• Pros: imperishable; decomposes gradually. 
  • Cons: may wash away or float during heavy rains.
Pine straw- landscaping maintenance | Down To Earth |  Pine straw

2.  Pine straw generally is generated from pine plantations which produce wood and paper wood products. As they “knit together,” their needles are less probable to wash away compared to some other mulches. 

  • Pros: imperishable; won’t wash away. 
  • Cons: fewer color options; not much ideal for foot traffic.
Eucalyptus- commercial landscaping | Down To Earth | Eucalyptus

3. Eucalyptus mulch often comes from plantations in Central and South Florida, where the trees are grown particularly for this purpose. They grow fast, so this mulch is regarded as renewable.     

  • Pros: available in different colors. 
  • Cons: low in nutrients.
Melaleuca- landscaping maintenance | Down To Earth | Melaleuca

4. Melaleuca mulch is produced from tropical invasive trees. The seeds are killed at a high temperature to cure the product so they won’t sprout in your garden. 

  • Pros: available in different colors; encourages the removal of invasive tropicals; can’t float; not alluring to termites. 
  • Cons: low in nutrients.
Mixed hardwood- community landscape management | Down To Earth | Mixed hardwood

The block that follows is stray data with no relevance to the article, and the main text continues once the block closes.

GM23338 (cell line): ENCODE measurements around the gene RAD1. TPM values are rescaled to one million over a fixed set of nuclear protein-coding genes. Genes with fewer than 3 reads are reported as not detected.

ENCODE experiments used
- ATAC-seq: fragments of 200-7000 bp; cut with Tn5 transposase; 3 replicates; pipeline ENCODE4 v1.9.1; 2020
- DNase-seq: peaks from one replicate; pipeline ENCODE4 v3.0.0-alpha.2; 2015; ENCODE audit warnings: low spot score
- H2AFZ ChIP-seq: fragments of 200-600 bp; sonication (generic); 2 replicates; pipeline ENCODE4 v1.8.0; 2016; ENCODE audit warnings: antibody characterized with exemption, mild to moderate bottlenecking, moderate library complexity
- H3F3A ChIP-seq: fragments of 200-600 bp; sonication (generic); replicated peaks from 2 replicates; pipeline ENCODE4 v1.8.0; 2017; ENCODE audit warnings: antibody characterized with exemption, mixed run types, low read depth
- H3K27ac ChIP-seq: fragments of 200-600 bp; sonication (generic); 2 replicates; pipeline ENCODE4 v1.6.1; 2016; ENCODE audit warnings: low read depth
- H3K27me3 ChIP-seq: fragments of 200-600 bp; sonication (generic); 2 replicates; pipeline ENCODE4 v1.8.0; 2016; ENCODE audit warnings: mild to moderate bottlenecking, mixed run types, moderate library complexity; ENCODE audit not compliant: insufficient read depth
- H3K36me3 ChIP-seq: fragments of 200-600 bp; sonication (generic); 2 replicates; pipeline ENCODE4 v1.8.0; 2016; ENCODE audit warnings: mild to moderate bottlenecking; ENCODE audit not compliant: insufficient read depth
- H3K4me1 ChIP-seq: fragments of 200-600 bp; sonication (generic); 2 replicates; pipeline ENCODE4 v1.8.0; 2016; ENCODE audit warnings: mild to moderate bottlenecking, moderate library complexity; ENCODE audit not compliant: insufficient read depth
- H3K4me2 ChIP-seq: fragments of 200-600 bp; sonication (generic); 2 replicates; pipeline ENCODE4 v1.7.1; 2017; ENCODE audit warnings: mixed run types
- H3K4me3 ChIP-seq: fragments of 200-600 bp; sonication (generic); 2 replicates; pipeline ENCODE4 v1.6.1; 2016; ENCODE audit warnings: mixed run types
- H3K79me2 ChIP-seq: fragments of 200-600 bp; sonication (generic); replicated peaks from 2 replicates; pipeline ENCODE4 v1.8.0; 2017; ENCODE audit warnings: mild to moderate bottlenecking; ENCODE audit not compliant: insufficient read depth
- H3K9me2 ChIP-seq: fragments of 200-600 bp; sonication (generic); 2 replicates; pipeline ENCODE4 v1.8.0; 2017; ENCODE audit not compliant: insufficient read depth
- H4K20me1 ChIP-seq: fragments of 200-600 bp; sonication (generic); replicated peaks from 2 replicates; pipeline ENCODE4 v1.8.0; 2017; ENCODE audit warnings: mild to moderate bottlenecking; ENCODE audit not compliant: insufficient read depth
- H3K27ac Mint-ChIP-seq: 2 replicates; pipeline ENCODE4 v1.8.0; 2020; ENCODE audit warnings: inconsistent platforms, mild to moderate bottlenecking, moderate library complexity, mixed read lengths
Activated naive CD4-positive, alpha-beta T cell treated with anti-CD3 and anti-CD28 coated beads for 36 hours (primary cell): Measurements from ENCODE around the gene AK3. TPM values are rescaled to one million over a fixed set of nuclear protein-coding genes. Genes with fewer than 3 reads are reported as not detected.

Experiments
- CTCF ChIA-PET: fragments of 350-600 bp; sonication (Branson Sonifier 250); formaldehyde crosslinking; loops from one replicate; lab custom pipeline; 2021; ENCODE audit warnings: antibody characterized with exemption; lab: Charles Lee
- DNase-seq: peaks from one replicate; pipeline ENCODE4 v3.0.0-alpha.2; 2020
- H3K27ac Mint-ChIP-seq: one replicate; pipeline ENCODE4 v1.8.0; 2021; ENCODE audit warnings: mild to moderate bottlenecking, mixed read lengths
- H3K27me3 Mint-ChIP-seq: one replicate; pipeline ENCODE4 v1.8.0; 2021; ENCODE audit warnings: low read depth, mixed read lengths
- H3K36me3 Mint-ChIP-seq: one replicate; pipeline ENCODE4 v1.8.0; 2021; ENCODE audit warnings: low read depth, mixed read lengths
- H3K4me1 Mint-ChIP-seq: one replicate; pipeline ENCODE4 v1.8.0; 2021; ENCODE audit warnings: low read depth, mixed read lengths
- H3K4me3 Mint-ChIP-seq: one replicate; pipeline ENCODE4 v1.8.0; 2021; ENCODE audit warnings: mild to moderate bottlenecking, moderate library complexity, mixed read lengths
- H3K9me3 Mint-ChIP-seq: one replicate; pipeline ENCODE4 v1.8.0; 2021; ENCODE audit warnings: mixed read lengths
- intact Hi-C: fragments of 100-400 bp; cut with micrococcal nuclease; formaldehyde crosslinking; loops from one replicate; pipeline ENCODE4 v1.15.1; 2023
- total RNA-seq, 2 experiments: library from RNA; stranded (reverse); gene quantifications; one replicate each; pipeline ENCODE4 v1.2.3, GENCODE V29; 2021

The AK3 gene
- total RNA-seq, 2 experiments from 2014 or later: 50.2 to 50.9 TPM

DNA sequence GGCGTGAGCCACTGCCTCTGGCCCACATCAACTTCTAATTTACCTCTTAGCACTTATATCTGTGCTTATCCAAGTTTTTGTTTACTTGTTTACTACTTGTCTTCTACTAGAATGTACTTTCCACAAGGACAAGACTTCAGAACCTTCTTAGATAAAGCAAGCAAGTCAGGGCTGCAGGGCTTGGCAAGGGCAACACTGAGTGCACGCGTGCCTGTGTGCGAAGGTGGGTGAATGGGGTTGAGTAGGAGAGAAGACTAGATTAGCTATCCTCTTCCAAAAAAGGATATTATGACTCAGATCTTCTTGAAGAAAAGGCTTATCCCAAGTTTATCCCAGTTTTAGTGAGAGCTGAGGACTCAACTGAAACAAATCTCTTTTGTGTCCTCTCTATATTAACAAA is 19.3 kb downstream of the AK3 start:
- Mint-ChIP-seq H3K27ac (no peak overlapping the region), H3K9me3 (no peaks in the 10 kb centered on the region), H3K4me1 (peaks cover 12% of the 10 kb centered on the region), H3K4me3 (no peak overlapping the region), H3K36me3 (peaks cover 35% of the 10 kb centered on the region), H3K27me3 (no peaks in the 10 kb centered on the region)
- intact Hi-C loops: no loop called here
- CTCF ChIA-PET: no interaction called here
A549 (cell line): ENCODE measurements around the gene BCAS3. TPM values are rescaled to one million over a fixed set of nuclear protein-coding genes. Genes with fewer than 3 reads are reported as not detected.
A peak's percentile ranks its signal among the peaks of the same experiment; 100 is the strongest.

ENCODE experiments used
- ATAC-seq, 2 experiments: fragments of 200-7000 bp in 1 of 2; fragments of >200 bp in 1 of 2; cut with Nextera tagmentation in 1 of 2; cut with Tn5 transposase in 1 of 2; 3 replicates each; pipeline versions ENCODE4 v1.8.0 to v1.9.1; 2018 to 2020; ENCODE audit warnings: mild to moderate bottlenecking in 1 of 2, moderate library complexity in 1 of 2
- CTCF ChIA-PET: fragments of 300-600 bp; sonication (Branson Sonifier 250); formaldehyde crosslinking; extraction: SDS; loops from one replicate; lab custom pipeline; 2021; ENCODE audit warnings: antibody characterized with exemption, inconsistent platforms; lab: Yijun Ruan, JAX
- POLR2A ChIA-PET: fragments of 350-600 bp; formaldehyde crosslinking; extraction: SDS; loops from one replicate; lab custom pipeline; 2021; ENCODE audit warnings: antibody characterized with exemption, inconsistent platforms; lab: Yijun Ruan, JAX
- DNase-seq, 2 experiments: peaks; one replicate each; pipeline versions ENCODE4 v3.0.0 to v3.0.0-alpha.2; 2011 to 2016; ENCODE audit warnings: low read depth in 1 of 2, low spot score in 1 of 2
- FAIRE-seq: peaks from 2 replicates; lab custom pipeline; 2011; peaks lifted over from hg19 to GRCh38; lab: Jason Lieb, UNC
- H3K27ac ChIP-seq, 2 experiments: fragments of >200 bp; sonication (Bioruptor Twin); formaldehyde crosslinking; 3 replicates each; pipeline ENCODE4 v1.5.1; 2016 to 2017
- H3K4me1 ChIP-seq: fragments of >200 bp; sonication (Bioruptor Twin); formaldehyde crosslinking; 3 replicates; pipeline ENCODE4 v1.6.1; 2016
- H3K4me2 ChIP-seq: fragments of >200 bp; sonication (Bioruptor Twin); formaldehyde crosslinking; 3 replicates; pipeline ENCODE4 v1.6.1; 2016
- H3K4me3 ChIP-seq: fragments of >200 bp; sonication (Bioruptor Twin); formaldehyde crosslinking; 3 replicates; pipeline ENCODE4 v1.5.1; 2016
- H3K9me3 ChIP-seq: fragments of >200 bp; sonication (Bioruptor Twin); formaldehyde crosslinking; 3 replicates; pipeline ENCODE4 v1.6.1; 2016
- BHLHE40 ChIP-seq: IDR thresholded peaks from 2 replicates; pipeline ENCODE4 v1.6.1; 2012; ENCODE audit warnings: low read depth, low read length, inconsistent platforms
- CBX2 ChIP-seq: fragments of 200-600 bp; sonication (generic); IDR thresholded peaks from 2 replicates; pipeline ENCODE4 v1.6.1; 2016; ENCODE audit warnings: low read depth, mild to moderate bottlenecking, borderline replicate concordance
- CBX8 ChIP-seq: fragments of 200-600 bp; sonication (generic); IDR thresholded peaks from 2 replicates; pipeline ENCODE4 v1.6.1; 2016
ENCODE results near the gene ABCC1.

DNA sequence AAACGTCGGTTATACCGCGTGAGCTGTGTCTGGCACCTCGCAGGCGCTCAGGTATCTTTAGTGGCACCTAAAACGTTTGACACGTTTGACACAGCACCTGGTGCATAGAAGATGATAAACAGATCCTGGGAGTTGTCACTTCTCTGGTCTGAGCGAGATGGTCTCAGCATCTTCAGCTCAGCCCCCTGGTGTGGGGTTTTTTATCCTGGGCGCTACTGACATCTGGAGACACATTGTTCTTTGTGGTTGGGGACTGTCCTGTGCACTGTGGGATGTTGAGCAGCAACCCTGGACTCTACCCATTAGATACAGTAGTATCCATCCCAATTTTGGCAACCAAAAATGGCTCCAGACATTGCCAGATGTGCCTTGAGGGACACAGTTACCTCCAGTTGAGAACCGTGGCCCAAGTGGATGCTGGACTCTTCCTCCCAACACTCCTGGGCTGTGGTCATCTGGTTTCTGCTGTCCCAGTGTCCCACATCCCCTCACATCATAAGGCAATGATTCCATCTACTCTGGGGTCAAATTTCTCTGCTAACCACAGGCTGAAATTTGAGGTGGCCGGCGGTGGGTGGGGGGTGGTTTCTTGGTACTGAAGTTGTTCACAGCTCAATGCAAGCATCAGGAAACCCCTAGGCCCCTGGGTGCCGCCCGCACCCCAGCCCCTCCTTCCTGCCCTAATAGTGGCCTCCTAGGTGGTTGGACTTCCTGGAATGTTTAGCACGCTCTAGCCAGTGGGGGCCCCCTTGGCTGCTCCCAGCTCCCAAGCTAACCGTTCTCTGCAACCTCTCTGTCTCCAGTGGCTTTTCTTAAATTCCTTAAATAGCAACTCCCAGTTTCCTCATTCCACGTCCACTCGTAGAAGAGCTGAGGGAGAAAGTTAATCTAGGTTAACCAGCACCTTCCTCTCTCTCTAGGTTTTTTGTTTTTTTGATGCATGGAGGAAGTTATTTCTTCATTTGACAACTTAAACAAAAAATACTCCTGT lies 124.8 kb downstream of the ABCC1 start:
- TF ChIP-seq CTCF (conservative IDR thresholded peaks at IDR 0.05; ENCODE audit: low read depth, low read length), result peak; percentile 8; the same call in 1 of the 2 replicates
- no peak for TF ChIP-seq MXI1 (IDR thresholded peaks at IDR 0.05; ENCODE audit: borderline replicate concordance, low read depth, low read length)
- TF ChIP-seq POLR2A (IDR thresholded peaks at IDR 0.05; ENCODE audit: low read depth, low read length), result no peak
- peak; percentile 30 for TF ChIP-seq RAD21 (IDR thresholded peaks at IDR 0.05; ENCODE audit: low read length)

5. Mixed hardwood mulch is made from recycled pallets, scrap lumber, or tree stems very small for use in wood or paper production. 

  • Pros: available in different colors. 
  • Cons: low in nutrients.
Cypress- landscaping maintenance | Down To Earth | Cypress 6. Cypress mulch may be generated from the waste wood produced in the production of flooring, lumber for fencing, furniture, and other products. However, it may also be generated from whole trees cut from wetlands.
Gravel, pebbles, or shell- landscaping maintenance | Gravel

7. Gravel, pebbles, or shell can sometimes be helpful in pathways or borders, but they won’t play a part in the soil’s water-holding capacity or nutrient content. 

  • Pros: Long-lasting. 
  • Cons: Exhausting to keep looking weed-free and neat; may raise soil temperature; no nutrient value. Note: Crushed shells can impact soil pH.

What Are The Advantages Of Mulching?

Following are the advantages of Mulching:

  1. Weed Control: Use the clippings from your pruned trees for mulching instead of disposing of it. Mulching will reduce your workload as it suppresses weeds from growing. You can quickly remove weeds that manage to sprout since their roots will be shallow.
  2. It Helps Retain Water: Mulch aids trees, shrubs, and garden beds in retaining moisture. There's still a need to water your plants less frequently, so you can save money on utility bills.
  3. Improve Aesthetic Appeal 
  4. Source of Nutrients: Organic mulches decompose, and as they break down, they provide nutrients such as nitrogen to plants. 
  5. Insulates Ground Temperature: As seasons change and weather shifts, mulch can help insulate the ground and your plants to gradually adjust to changing temperatures, rather than being exposed to fluctuating weather. 

Mulching helps you to improve soil and minimize weeds. Visit the Down To Earth Landscape & Irrigation website for all your landscaping needs and get access to lawn care maintenance tips.